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Dec. 2 (Bloomberg) -- More than 1,000 workers have protested at a Hi-P International Ltd. factory in Shanghai after the company undertook layoffs because it’s relocating production, according to China Labor Watch.
Several workers were injured and others were arrested in confrontations between protesters and police, the New York-based rights group said in an e-mailed statement today. The demonstration’s impact is “very minimal” and the company is working with relevant authorities, Hi-P International said in an e-mailed statement.
Manufacturing costs in China are rising as the government raises minimum wages and allows its currency to appreciate as part of efforts to reduce the economy’s reliance on exports and spur domestic consumption. A campaign to encourage investment in poor regions of western and central China with incentives including lower taxes is at the same time luring manufacturers from coastal areas further inland.
Shanghai has the highest average income of any region in China at 66,115 yuan ($10,441) for 2010, the People’s Daily reported today, citing a report by the Ministry of Human Resources and Social Security. The north province of Heilongjiang had the lowest average income of 27,735 yuan, the newspaper reported.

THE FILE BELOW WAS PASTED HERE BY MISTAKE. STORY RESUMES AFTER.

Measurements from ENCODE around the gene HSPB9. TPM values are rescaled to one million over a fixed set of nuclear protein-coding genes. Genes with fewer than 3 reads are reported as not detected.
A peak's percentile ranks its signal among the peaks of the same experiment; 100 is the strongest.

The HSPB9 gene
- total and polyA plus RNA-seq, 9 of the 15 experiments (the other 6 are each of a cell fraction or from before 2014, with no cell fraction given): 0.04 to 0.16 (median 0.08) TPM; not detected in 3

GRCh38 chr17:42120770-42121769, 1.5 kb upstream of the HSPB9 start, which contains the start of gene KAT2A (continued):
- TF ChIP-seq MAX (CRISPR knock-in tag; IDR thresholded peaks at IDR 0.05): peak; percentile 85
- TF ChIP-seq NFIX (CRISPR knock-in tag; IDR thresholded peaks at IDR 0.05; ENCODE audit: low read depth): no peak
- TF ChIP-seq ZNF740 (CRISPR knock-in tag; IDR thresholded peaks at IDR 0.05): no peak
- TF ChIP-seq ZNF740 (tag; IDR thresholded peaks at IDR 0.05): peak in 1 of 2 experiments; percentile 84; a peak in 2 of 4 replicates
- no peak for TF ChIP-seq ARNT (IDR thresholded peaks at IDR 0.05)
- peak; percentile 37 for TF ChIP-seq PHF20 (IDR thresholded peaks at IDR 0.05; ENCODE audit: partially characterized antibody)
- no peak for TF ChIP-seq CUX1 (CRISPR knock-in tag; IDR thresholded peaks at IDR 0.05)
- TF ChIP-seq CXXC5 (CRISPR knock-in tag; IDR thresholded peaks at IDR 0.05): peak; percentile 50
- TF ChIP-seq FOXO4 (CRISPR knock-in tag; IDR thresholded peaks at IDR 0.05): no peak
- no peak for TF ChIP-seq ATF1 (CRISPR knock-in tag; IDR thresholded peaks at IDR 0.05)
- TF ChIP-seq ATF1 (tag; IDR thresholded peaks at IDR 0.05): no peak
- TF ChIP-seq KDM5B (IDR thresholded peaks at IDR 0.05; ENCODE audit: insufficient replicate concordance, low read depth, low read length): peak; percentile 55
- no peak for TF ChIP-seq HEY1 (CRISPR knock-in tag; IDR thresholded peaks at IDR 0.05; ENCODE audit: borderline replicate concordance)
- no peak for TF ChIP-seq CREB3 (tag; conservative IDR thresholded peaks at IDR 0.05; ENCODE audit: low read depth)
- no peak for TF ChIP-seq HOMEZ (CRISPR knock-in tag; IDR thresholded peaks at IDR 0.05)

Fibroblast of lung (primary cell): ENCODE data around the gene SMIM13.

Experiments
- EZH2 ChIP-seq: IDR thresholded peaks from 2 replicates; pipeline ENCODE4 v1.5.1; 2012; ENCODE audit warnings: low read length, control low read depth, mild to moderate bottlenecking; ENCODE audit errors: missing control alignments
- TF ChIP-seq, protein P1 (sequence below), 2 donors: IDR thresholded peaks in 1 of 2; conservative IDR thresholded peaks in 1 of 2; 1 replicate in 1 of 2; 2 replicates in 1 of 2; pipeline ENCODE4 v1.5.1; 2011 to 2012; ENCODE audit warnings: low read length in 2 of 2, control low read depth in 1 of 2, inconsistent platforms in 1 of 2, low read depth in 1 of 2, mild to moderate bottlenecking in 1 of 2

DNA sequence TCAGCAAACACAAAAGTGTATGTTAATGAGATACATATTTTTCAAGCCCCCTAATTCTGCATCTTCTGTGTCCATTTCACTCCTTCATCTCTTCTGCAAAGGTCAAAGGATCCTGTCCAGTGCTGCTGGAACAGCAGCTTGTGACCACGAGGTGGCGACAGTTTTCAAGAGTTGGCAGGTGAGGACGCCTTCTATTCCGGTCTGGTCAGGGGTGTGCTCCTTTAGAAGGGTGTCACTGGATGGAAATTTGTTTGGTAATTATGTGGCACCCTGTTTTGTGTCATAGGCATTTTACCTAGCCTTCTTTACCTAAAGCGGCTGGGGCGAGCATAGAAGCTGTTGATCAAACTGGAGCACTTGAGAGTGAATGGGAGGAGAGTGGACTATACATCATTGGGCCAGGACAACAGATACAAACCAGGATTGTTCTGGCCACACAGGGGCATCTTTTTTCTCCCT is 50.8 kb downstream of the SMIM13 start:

Minimum wages for workers in Shanghai were raised by 14 percent in April to 1,280 yuan ($202) a month.
Hi-P, which makes components for mobile phones, personal digital assistants, hard disk drives, MP3 players, computer peripherals, and medical devices, last month said it expected profit would fall this year from 2010 as higher costs erode an increase in revenue.
The company said it faces “pricing pressure, higher materials costs due to change in product mix, increased labor costs, additional costs due to activities arising from sites’ consolidation,” according to its third-quarter earnings report. The company’s revenue gained 8.1 percent to S$308.6 million ($240 million) during the three-month period, while net profit plunged 81 percent to S$6.47 million.
The Hi-P workers didn’t receive the legally mandated level of compensation for being laid off without notice, China Labor Watch said in its statement. Thousands of workers previously protested at the same Hi-P plant for 10 days in July also because of sudden layoffs as the company decided to shift more of its production to the city of Suzhou, China Labor Watch said.
Shanghai’s police department didn’t immediately respond to faxed questions seeking comment.
Founded in 1980, Hi-P International has 15 manufacturing plants globally, including five locations in China, according to its annual report. In addition to the China factories in Shanghai, Chengdu, Tianjin, Xiamen and Suzhou, the company also has plants in Mexico, Poland, Singapore and Thailand, the report said. The company has more than 20,000 employees worldwide, it said.
--Edmond Lococo, with assistance from Andrea Tan in Singapore. Editors: Bloomberg News, Stephanie Wong
To contact Bloomberg News staff for this story: Edmond Lococo in Beijing at firstname.lastname@example.org
To contact the editor responsible for this story: Michael Tighe at email@example.com